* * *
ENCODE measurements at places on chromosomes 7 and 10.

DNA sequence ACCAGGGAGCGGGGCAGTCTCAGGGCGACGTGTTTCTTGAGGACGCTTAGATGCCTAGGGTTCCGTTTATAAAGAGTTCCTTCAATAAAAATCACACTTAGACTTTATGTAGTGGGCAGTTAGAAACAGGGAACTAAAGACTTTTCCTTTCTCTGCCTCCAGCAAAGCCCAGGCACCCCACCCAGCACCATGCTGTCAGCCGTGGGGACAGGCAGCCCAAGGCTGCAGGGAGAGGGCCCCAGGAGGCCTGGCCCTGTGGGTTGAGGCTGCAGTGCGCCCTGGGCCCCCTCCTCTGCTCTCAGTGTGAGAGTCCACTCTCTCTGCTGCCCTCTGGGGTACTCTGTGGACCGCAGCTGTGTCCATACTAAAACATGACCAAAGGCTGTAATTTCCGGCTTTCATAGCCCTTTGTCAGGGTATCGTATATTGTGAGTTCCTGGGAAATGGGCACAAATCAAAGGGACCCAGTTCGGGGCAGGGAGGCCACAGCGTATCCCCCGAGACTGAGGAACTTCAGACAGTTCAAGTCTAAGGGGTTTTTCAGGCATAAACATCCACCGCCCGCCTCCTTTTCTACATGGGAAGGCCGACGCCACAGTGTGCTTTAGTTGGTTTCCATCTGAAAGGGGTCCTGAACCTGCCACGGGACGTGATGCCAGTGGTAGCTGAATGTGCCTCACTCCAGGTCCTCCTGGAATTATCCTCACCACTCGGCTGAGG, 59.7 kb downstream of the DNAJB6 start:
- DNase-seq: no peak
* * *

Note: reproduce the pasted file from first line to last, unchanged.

ENCODE measurements at places on chromosomes 7 and 10.

DNA sequence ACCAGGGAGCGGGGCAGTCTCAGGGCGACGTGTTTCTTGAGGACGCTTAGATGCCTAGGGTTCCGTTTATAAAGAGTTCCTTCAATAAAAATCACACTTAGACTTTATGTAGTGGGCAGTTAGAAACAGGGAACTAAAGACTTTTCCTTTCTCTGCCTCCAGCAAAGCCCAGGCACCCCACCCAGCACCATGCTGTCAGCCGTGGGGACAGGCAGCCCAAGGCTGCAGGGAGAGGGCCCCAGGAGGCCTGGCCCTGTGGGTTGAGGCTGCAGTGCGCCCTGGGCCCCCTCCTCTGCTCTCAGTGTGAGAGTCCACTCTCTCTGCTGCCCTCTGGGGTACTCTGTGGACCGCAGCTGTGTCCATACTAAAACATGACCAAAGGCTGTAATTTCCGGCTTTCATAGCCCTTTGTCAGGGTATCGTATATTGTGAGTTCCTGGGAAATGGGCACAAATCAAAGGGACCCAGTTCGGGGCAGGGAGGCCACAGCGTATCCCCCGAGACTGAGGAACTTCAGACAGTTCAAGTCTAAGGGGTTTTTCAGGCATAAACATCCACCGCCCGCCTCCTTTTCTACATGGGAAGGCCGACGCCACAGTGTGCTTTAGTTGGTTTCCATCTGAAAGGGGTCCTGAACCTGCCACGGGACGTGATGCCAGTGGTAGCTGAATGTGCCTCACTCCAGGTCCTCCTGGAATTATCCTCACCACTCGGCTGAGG, 59.7 kb downstream of the DNAJB6 start:
- DNase-seq: no peak